Saturday, August 18, 2018 | ePaper

Smokers vague on benefits of lung cancer screening

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Life Desk :
People at risk of lung cancer are mistaken about the benefits and limitations of regular lung cancer screenings, according to a study by the Veterans Affairs (VA) Center of Innovation for Veteran-Centered and Value-Driven Care in Seattle. Tobacco use via smoking is by far the leading risk factor for lung cancer causing nearly 80% of lung cancer. The risk is many times higher for smokers than for non-smokers and increases proportionally with the number of cigarettes and years of smoking.
'Screening tests for lung cancer aid in catching the disease early and preventing its advancement, whereas, the people undergoing the screening, mostly smokers are under the wrong impression that it can prevent their chances of developing the disease.'
Light cigarettes have the same amount of risk as regular cigarettes. Cigar and pipe smoking are equally capable of causing lung cancer.
Use of low-dose computed tomography
Regular cancer screenings using low-dose computed tomography (LDCT) have been implemented nationwide in the United States and in VA since 2011; the reason being periodic screening had benefits of lowering the chance of death from lung cancer through early detection. However, patients screened in VA medical center recently were confused about how the screening helps them.
Many of them who were smokers were under the assumption that screening could reduce their risk of developing lung cancer rather than quitting smoking. In light of these findings, Dr. Jaimee L. Heffner, lead author on the paper, emphasized that it was important to communicate to patients the importance of quitting rather than just relying on screenings to protect them from cancer.
"Quitting smoking is by far the most important thing a person can do to prevent lung cancer as well as a host of other diseases caused by tobacco use, and it's important that this message doesn't get lost in the discussion of lung cancer screening," he said. Heffner, with the Fred Hutchinson Cancer Research Center in Seattle, collaborated with the VA team on the study. The study appeared in the Annals of the American Thoracic Society.
In an earlier National Lung Screening Trial in 2011, the National Cancer Institute (part of the National Institutes of Health) had screened more than 53,000 current or former heavy smokers for lung cancer using either an LDCT or a standard chest X-ray.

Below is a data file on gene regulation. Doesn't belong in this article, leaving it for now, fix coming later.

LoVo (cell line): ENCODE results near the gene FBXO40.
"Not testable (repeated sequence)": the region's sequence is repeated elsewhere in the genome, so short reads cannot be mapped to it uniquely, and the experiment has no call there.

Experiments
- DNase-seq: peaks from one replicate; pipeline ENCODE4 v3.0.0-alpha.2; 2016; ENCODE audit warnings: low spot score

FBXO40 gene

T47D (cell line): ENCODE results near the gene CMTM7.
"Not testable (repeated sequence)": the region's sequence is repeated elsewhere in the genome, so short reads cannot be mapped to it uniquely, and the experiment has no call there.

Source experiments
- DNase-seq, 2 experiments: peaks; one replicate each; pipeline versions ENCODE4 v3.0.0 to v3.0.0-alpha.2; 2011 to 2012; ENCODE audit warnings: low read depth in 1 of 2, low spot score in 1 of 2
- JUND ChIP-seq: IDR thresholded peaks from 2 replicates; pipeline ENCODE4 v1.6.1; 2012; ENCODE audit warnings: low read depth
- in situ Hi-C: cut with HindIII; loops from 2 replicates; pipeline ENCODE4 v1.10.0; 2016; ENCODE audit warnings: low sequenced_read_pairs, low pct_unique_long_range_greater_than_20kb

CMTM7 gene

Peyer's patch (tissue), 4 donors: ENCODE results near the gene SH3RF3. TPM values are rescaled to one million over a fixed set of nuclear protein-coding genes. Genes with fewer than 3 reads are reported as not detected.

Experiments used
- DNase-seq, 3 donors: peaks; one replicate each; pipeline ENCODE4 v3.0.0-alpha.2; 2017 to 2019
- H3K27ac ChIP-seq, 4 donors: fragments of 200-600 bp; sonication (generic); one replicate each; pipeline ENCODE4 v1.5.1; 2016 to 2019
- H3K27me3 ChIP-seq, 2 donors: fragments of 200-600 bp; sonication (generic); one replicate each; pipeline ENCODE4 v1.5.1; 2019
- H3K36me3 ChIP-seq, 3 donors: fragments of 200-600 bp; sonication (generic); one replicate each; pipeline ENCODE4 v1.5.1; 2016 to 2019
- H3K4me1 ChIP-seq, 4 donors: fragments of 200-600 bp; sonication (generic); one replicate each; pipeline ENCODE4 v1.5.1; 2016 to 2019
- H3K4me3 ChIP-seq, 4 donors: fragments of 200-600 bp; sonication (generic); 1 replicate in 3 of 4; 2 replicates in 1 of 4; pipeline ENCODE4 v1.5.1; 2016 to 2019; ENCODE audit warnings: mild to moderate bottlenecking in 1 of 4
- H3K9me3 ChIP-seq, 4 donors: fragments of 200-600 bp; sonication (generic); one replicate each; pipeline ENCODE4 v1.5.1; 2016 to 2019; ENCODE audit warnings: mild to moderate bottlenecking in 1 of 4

In an LDCT, multiple X-rays are taken of the entire chest; what we get in the end is a comprehensive detailed image of the lungs compared to a standard single chest X-ray. The smokers had a 15 to 20 percent lower risk of dying from lung cancer when they used the LDCT machine compared to the standard chest X-ray owning to the fact that an LDCT presents a complete picture of the chest and lungs,and gives doctors a chance to catch and treat lung cancer more effectively than the old method.
The current study wanted to test patients' actual knowledge about lung cancer and its screening as it was unclear how well patients understand the benefits and limitations of LDCT scans.
Details of the study
The participants (smokers) first underwent an LDCT screening at one of four Veterans Affairs medical centers.
After the scan, the researchers surveyed 83 smokers and asked them a series of questions about smoking and lung cancer screening.
Each participant was asked five questions -
1. Does your chance of getting lung cancer decrease if you have a lung cancer screening (Correct answer: No.)
2.Which disease causes the most number of deaths in Americans who are smokers? (Correct answer: Heart disease.)
3.Are you safe from lung cancer for at least 12 months if nothing abnormal or suspicious is found on your lung cancer screening test? True or false (Correct answer: False.)
4. True or false: Do all nodules or spots found in the lungs grow to be dangerous later on in life? (Correct answer: False.)
5.Does lung cancer screening prevent the most premature deaths for people over ages 55 that are current smokers, or does quitting smoking (Correct answer: Quitting smoking.)
Results of the Study
Only 7 percent of patients answered all five questions correctly
Almost all participants got at least one answer wrong
The percentage of people who answered questions 1, 2, 3, and 4 wrong was 39, 66, 39, and 49 percent respectively
Nearly half (47%) of the patients got the last question wrong; they thought lung cancer screenings protected them against death better than quitting smoking The research team also quizzed participants on basic health literacy and found out that the participants with lower general knowledge about health and medicine were the ones who answered more questions wrong on the screening survey.
The patients are under the impression that lung cancer screenings are more protective against cancer than what they actually are."Our results illustrate just how wide a gap exists between the expectations and the reality of lung cancer screening benefits among some groups of current smokers," they write.
The authors suggest a couple of reasons for misinterpreting the real purpose of a screening test. Smokers might be confusing cancer mortality (chances of dying from lung cancer) and the risk associated with it (chances of getting cancer because of smoking). The second reason could be psychological - smokers who might not want to quit believe that lung cancer screenings have a protective value equal to quitting.
An earlier study conducted by the same researchers in 2015 had found that some of the smokers had lowered motivation to stop because they believed that the tests protected them from the harms of smoking.
Source-Medindia

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